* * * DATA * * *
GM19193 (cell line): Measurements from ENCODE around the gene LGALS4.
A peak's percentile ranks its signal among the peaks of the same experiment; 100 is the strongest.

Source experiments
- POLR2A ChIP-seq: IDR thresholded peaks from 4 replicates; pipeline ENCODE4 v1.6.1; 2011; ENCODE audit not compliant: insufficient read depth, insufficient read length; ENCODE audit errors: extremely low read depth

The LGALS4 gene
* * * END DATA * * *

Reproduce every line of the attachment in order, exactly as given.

GM19193 (cell line): Measurements from ENCODE around the gene LGALS4.
A peak's percentile ranks its signal among the peaks of the same experiment; 100 is the strongest.

Source experiments
- POLR2A ChIP-seq: IDR thresholded peaks from 4 replicates; pipeline ENCODE4 v1.6.1; 2011; ENCODE audit not compliant: insufficient read depth, insufficient read length; ENCODE audit errors: extremely low read depth

The LGALS4 gene